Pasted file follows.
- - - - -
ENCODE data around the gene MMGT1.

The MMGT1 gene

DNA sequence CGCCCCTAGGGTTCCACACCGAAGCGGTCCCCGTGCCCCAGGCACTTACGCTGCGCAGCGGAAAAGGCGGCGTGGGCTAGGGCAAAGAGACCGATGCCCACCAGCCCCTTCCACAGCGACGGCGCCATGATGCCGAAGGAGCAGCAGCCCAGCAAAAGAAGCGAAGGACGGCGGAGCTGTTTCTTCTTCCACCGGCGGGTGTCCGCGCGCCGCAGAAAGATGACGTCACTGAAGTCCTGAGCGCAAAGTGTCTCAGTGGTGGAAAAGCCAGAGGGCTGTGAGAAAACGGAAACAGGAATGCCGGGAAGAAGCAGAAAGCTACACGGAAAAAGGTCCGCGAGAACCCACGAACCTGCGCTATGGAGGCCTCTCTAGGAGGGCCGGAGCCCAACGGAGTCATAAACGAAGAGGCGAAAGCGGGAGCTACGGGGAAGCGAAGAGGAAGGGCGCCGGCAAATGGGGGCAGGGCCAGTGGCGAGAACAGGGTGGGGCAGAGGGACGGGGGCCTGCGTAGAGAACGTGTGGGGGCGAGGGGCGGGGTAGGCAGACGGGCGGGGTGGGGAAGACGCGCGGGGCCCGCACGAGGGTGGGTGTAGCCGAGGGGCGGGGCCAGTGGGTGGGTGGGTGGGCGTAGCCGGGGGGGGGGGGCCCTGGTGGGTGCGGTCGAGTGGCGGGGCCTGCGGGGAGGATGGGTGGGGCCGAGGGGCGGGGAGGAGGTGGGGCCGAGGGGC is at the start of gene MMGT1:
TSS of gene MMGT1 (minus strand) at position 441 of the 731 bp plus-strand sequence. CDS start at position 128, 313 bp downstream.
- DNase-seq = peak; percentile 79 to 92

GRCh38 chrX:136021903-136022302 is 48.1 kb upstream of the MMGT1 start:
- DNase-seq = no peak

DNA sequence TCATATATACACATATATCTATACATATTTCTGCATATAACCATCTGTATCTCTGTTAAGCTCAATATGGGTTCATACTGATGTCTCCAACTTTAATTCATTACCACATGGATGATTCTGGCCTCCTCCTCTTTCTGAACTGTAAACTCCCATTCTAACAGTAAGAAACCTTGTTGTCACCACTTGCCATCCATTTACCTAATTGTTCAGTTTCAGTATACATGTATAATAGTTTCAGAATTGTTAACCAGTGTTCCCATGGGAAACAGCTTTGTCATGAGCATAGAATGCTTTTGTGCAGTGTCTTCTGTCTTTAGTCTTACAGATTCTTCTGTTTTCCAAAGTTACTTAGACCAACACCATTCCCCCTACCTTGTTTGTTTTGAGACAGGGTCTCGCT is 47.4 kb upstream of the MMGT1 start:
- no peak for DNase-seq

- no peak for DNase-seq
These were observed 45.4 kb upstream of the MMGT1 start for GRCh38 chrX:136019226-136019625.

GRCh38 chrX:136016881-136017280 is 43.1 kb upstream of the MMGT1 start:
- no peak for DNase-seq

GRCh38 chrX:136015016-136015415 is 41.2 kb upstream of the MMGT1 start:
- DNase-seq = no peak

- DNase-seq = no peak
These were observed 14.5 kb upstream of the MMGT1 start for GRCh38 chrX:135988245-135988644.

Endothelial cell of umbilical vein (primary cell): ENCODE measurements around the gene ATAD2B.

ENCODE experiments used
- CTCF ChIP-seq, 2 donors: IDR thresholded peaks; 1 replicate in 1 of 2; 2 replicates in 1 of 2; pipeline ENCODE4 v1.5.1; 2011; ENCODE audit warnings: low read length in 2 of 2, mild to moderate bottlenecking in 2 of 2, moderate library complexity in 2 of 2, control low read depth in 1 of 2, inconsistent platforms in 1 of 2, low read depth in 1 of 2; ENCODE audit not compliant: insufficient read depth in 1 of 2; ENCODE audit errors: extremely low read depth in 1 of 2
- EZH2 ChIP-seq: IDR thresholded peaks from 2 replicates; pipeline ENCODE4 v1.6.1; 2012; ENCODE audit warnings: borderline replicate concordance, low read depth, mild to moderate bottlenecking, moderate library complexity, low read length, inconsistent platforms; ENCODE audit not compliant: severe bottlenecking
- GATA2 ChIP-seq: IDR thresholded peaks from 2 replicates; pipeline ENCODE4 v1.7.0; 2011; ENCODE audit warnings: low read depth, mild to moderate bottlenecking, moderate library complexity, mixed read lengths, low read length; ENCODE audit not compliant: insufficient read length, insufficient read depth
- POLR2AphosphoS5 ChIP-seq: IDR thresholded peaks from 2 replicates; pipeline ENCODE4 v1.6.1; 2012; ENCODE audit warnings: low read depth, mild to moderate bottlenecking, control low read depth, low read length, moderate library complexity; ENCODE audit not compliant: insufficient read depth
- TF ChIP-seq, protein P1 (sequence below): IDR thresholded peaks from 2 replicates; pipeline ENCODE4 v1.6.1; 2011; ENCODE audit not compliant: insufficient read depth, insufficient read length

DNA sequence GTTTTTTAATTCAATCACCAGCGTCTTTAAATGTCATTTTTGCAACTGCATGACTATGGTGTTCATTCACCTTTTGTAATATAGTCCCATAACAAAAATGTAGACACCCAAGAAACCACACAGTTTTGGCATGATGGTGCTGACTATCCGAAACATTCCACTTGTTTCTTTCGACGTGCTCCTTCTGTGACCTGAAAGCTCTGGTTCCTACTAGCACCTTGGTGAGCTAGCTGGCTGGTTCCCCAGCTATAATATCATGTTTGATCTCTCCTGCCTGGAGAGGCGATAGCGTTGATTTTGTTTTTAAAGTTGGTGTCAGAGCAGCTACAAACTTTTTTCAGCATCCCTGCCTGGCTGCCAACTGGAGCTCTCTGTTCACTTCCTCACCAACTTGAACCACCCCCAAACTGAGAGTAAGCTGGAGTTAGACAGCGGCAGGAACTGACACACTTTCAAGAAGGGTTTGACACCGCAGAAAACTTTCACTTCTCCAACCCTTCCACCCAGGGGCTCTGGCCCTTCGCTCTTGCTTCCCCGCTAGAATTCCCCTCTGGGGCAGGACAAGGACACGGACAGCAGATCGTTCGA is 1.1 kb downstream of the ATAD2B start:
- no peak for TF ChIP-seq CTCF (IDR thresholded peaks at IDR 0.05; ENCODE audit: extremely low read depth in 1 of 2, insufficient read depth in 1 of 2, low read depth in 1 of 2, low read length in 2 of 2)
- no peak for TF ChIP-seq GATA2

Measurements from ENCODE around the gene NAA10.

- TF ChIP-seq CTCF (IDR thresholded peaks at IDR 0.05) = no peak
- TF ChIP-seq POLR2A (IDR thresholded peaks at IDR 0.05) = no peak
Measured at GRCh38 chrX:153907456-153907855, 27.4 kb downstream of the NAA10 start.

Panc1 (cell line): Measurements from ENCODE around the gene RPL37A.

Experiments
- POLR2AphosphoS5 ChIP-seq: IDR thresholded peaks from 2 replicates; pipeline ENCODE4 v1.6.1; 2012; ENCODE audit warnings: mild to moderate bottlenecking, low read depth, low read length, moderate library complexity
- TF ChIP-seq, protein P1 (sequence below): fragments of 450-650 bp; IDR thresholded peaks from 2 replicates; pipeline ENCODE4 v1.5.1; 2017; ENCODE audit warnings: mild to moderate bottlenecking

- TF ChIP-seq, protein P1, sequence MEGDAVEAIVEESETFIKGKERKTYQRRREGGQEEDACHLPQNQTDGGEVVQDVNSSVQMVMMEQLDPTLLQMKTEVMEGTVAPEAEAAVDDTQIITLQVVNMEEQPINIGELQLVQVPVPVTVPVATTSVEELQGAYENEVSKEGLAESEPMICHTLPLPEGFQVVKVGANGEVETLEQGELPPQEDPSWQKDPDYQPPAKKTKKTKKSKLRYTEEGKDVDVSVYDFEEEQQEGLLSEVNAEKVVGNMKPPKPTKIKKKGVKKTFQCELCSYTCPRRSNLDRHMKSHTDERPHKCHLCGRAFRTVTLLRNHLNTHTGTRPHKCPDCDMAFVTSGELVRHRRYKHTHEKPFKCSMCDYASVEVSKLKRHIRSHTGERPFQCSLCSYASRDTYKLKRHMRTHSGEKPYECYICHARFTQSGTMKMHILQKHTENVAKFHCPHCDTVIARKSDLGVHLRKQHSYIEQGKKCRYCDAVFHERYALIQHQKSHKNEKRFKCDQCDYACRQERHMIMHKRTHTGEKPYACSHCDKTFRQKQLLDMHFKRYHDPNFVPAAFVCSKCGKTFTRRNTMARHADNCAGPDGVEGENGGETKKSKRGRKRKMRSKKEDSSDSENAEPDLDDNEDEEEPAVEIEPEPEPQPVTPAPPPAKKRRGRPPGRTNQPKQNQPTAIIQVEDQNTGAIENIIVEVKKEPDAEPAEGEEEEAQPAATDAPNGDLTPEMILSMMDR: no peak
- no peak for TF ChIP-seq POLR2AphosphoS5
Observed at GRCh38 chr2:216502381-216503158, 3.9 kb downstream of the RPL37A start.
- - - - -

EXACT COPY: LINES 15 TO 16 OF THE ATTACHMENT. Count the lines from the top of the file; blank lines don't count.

- DNase-seq = no peak

- DNase-seq = no peak